Sherry – book review

sherry julian jeffsThis is a review of the 6th Edition of Sherry by Julian Jeffs. I have a review copy of the paperback, published by Infinite Ideas earlier this year with an RRP of £30.00. I think the hardback version of this edition came out a couple of years ago. It has 262 pages and, like other books in this Classic Wine Library series, the general design and physical impression is good. Black and white illustrations are scattered throughout the book, including a map of the Sherry region. There is also a small collection of colour plates bound together in the middle of the book.

I already owned the 5th edition, and my first comment would be that the updates are relatively minor, so I wouldn’t recommend buying the 6th edition if you already have the 5th. In addition to making the book look a lot more modern and a number of editorial changes, the updates I spotted are: Equipo Navazos gets a few lines, as do a few other newer bodegas, and the Brandy de Jerez chapter has been ditched. Beware though, as The Twentieth Century chapter has been renamed The Twentieth Century and Beyond, but it doesn’t go very much “beyond” at all. While very limited, the updates are all welcome, and make the book generally more attractive. Regarding the mapping though, two very hard-to-read maps in an antiquated style have been replaced by one modern map that is even harder to read. Map regions are indicated by shading in white and four shades of grey, for three soil types, where the vineyards are, and something else. My issues are a) I cannot always tell which shade of grey is which, b) I have no idea what the “something else” is, but can only presume it is not relevant to Sherry, and worst of all c) the apples-and-pears colouring scheme makes it impossible to know what soils the vineyards are on, which is what you are most likely to want to know from such a map. Sometimes I despair – maps are meant to convey information, not act merely as decoration. Rant over.

On the positive side, I must say that this is probably the best specialist (as opposed to The Oxford Companion, for example) wine book I have read. It is a true classic of The Classic Wine Library. It is written well, and oozes authority that is backed up by a comprehensive section of sources and bibliography. Apart from the appendices and a section that gives a paragraph on each of the shippers, the book is roughly evenly split between history and production methods. There is no space given to tasting notes, which you may or may not see as an advantage. Whichever side of the fence you take, it is probably something that has allowed the book to work well across several editions.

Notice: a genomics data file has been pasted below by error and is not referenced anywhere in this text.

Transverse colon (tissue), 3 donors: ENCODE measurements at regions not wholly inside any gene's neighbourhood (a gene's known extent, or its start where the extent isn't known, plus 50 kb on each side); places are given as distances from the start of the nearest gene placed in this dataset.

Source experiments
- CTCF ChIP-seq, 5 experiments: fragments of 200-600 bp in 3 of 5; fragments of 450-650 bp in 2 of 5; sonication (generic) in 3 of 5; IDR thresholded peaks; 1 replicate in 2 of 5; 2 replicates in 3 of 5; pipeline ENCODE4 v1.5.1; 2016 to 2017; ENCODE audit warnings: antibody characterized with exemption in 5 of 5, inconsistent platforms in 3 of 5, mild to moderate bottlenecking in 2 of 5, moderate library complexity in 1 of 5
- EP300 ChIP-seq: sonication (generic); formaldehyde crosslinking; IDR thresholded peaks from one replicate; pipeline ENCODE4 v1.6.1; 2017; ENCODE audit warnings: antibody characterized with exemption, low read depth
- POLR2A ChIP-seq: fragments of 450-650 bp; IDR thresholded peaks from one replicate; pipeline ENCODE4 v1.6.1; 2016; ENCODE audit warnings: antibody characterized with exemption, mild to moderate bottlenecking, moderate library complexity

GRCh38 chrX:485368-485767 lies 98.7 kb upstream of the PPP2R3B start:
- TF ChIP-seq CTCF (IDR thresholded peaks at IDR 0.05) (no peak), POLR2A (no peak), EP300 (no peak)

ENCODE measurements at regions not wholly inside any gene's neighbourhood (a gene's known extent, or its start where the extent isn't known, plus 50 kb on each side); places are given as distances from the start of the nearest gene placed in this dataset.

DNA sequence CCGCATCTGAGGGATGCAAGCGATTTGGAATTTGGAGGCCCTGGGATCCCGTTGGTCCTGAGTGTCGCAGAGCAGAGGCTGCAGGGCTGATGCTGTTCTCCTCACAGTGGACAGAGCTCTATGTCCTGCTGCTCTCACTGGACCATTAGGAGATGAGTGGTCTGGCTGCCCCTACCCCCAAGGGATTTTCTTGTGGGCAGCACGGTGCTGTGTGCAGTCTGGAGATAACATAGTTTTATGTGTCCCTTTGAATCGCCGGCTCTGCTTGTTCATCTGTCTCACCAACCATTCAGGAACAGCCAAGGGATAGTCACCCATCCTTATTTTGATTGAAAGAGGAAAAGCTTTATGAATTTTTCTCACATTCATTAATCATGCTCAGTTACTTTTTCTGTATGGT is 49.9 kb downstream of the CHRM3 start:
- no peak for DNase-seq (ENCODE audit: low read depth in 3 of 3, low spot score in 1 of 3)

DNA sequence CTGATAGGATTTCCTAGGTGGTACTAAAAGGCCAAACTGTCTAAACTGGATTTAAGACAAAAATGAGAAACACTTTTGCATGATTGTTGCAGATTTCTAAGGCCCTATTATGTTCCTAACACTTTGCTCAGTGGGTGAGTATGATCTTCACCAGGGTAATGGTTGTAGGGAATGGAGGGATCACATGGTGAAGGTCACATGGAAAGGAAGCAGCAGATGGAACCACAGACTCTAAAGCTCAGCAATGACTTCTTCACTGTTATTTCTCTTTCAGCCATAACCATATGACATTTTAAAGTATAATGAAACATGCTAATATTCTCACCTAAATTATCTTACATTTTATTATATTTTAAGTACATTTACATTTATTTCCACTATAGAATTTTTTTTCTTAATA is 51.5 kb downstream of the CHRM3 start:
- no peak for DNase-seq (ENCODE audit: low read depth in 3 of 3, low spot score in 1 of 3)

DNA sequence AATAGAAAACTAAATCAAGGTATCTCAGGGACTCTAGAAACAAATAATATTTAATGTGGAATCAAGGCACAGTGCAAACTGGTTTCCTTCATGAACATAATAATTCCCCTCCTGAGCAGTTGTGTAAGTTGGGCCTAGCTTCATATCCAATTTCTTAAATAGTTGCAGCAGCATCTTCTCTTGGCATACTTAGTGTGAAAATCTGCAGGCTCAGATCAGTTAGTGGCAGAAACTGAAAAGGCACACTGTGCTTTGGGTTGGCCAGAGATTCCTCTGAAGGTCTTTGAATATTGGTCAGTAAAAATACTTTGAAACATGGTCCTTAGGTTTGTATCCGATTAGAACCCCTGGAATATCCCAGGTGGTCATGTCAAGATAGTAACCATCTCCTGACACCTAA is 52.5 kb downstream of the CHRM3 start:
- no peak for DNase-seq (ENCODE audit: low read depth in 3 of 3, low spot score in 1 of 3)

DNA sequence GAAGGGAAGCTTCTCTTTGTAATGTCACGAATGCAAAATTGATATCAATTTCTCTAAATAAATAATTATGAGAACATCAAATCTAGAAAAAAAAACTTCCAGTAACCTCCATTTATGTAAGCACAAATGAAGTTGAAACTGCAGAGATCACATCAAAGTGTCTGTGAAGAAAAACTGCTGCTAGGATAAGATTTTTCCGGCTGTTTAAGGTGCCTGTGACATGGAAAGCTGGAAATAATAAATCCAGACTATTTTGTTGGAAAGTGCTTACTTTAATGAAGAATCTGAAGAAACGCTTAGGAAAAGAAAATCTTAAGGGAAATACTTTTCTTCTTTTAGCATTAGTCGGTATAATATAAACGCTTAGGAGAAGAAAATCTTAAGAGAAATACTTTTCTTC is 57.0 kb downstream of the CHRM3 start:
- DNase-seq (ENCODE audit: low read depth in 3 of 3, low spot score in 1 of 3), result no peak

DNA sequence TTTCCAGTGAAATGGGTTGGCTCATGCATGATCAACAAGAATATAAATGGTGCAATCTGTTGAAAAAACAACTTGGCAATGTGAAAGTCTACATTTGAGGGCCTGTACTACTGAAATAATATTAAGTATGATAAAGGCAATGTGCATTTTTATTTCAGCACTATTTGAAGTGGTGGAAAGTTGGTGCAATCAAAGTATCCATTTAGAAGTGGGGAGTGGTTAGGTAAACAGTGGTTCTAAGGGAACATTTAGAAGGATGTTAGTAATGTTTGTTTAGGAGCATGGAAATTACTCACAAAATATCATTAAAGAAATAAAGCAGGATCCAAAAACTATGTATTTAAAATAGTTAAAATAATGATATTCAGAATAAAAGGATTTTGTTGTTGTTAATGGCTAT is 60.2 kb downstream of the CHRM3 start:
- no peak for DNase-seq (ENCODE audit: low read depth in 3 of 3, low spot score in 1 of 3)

But what about the excitement felt for Sherry by contemporary wine lovers? You cannot find it in Jeffs’ book. Even in the provincial North of England, where Sherry bars have not yet made much of an in-road, there are many enthused drinkers of Sherry in my circle of wine buddies. It is common to kick off an evening with a glass of Sherry, and sometimes to drink it at some point in the meal. Also perhaps a few sentences on en rama Sherry, currently gaining in popularity, would have been a good idea. Rama has an entry in the glossary (in the 5th edition too), where it is defined as wine bottled from the cask without further treatment. But that is the only mention I noticed and, even if strictly speaking the definition is correct, it is not necessarily what you always get if en rama is on the label. But maybe all this trendy stuff is a mere blip in the world of Sherry, and the weight of history, and large body of conservative imbibers, justifies its omission. If so, then there is definitely room for another more ephemeral Sherry book.

Madeira: The islands and their wines – book review

madeira islands winesThe book is Madeira: The Islands and their wines by Richard Mayson. If you are expecting a wine book, don’t worry about the subtitle: apart from brief sections on tourism, it is actually about wine. The RRP is £30.00, but I was given a review copy. It is the paperback version, published by Infinite Ideas earlier this year, with 268 pages and, like other books in this series, the general design and physical impression is good. Black and white illustrations are scattered throughout the book, mainly old engravings, but also some label images, and a map of the island. While not terribly detailed, the map is up to the task of identifying the regions discussed in the text. There is also a small collection of colour plates bound together roughly in the middle of the book. Sidebars (if that is the right term when the text goes the full width of the pages) are used in many places, usually to good effect. Though I failed to understand their place in the Vintage Madeiras and Historic Wines chapter, where the content was exactly the same as the main text – here they just served to confuse by unnecessarily breaking the helpful structure of the chapter. The structure was also initially a bit confusing as the first Madeira collection mentioned in the chapter happened not to have any tasting notes associated with it, but that is a different issue.